Seventh Circuit Looks Poised to Reverse Itself on Sexual Orientation Discrimination

Sara Geenen

In August, a panel of three judges of the Seventh Circuit Court of Appeals, citing its longstanding precedent, reluctantly held that Title VII – the provision of federal law that prohibits workplace discrimination on the basis of sex, race, gender, disability, and religion – did not extend the same protections to sexual orientation discrimination. Shortly thereafter, that Court agreed to rehear the case en banc – by the full Court. The decision to rehear the case is a majority decision of all of the judges of the Court of Appeals. The decision, and the harsh commentary in the original opinion, are a good indicator that the Court is looking to reevaluate the reasoning and longstanding precedent.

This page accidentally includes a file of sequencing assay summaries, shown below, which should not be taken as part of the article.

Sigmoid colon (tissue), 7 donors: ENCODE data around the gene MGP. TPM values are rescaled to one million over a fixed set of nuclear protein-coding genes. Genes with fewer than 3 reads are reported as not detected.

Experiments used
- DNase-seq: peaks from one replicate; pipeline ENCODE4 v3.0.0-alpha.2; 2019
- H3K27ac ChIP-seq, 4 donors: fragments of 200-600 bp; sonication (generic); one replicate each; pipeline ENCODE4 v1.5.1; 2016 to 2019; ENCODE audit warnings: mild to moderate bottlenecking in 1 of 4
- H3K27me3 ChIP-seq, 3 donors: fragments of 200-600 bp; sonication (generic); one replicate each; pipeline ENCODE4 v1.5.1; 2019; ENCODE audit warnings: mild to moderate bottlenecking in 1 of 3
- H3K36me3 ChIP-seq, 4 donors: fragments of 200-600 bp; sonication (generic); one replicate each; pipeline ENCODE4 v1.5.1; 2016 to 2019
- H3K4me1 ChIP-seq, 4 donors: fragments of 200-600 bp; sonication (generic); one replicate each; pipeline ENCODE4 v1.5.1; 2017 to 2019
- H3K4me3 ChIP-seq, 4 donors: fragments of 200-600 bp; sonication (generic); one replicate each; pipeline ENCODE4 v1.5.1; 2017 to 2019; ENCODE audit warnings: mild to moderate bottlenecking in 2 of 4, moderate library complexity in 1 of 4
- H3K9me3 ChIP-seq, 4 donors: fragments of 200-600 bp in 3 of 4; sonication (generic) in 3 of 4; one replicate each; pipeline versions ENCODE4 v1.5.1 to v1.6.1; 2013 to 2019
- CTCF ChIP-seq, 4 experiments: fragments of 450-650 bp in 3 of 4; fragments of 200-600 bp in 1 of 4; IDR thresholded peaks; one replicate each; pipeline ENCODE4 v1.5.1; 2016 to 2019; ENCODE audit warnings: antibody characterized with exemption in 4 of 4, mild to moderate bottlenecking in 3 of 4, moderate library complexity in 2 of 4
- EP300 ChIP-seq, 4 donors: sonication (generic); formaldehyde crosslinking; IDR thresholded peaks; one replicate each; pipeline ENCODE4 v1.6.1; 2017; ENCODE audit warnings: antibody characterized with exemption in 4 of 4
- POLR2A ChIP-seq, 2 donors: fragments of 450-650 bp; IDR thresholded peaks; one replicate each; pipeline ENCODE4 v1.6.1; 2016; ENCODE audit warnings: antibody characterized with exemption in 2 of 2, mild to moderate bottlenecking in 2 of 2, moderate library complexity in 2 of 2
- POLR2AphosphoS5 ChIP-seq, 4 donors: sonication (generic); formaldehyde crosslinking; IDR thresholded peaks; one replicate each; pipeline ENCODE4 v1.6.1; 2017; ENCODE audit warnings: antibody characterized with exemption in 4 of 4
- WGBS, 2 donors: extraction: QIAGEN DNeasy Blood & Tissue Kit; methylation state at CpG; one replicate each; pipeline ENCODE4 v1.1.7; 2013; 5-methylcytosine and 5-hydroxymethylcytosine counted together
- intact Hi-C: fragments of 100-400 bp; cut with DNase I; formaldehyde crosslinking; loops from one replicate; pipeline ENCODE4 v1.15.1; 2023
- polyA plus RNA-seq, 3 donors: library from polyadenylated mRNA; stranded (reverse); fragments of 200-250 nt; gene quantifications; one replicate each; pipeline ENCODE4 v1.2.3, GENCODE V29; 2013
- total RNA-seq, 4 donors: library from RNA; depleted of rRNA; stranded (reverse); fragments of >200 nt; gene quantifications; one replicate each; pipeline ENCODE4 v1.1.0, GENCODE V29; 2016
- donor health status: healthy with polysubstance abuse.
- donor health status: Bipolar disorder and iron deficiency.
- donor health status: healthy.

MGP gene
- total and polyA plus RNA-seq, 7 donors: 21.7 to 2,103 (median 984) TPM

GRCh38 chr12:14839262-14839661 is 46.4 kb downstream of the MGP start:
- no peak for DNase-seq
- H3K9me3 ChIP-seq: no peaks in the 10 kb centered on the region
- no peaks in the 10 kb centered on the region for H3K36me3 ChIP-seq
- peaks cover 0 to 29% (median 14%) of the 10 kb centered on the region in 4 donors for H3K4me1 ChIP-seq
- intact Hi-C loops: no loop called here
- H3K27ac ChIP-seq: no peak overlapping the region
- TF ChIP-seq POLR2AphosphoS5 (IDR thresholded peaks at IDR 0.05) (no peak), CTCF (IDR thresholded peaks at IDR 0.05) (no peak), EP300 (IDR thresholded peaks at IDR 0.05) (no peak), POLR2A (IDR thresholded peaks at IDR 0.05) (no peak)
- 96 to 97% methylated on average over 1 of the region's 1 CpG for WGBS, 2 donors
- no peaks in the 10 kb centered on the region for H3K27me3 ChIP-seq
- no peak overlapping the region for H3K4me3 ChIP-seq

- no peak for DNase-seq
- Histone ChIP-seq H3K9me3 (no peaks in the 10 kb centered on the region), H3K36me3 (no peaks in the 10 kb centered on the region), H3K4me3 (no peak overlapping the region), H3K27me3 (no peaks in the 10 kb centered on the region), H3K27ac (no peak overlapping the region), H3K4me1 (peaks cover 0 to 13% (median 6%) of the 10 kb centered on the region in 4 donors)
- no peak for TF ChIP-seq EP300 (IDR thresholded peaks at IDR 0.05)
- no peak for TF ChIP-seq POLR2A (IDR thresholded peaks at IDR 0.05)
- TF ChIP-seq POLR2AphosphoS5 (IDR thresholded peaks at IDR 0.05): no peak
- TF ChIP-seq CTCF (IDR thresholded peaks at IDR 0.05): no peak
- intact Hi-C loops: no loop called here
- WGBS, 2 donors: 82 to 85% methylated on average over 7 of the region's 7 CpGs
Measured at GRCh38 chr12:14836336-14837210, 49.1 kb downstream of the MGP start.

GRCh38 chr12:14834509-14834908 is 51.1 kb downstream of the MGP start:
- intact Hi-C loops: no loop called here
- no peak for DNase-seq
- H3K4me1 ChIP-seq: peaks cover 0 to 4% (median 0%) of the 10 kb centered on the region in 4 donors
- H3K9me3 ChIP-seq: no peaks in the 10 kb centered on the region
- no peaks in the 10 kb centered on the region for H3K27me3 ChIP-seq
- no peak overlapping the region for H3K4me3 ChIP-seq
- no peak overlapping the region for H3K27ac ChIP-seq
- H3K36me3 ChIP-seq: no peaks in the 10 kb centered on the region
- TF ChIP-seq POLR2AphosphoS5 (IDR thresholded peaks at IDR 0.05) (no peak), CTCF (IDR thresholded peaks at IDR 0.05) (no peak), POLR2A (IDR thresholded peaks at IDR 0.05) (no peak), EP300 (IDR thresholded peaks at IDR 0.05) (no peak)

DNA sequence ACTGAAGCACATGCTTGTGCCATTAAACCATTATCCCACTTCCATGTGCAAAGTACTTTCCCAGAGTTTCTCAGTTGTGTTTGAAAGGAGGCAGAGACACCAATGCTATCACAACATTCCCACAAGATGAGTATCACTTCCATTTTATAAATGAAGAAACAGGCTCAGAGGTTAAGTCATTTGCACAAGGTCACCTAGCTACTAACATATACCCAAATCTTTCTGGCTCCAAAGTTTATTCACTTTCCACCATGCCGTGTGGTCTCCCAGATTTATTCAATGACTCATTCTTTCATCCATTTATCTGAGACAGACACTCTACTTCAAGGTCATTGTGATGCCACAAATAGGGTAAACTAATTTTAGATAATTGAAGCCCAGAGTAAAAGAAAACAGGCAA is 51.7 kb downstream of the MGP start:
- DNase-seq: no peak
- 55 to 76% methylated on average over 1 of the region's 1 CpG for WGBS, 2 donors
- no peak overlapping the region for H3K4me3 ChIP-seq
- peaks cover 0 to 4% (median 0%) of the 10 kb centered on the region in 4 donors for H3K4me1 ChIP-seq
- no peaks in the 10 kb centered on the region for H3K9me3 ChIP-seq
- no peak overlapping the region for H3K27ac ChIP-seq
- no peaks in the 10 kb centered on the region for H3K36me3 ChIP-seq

At oral arguments this week, the Court’s questions were pointed and commentators suggested that the Seventh Circuit does look poised to overturn longstanding protection and join with other Courts of Appeal across the country that have held that workplace discrimination on the basis of sexual orientation is prohibited. We will provide updates once the Court issues its decision.

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